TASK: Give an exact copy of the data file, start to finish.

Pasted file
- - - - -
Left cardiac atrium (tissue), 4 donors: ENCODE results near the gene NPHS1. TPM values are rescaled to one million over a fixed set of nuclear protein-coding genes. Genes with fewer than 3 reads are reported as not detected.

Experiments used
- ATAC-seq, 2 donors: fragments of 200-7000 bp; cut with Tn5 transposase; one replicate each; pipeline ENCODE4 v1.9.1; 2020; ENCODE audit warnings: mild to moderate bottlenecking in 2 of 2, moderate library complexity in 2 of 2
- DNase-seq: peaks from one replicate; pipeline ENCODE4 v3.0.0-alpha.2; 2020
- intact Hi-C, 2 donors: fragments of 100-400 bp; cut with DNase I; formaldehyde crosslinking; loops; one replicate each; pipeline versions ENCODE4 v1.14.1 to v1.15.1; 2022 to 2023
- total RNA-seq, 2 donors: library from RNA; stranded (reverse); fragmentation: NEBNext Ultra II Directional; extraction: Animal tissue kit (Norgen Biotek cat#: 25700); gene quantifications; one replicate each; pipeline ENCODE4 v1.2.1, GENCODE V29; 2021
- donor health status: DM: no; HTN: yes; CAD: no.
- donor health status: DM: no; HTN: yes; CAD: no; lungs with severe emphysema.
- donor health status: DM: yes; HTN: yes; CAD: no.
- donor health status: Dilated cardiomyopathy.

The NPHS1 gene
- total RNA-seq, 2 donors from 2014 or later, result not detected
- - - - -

Left cardiac atrium (tissue), 4 donors: ENCODE results near the gene NPHS1. TPM values are rescaled to one million over a fixed set of nuclear protein-coding genes. Genes with fewer than 3 reads are reported as not detected.

Experiments used
- ATAC-seq, 2 donors: fragments of 200-7000 bp; cut with Tn5 transposase; one replicate each; pipeline ENCODE4 v1.9.1; 2020; ENCODE audit warnings: mild to moderate bottlenecking in 2 of 2, moderate library complexity in 2 of 2
- DNase-seq: peaks from one replicate; pipeline ENCODE4 v3.0.0-alpha.2; 2020
- intact Hi-C, 2 donors: fragments of 100-400 bp; cut with DNase I; formaldehyde crosslinking; loops; one replicate each; pipeline versions ENCODE4 v1.14.1 to v1.15.1; 2022 to 2023
- total RNA-seq, 2 donors: library from RNA; stranded (reverse); fragmentation: NEBNext Ultra II Directional; extraction: Animal tissue kit (Norgen Biotek cat#: 25700); gene quantifications; one replicate each; pipeline ENCODE4 v1.2.1, GENCODE V29; 2021
- donor health status: DM: no; HTN: yes; CAD: no.
- donor health status: DM: no; HTN: yes; CAD: no; lungs with severe emphysema.
- donor health status: DM: yes; HTN: yes; CAD: no.
- donor health status: Dilated cardiomyopathy.

The NPHS1 gene
- total RNA-seq, 2 donors from 2014 or later, result not detected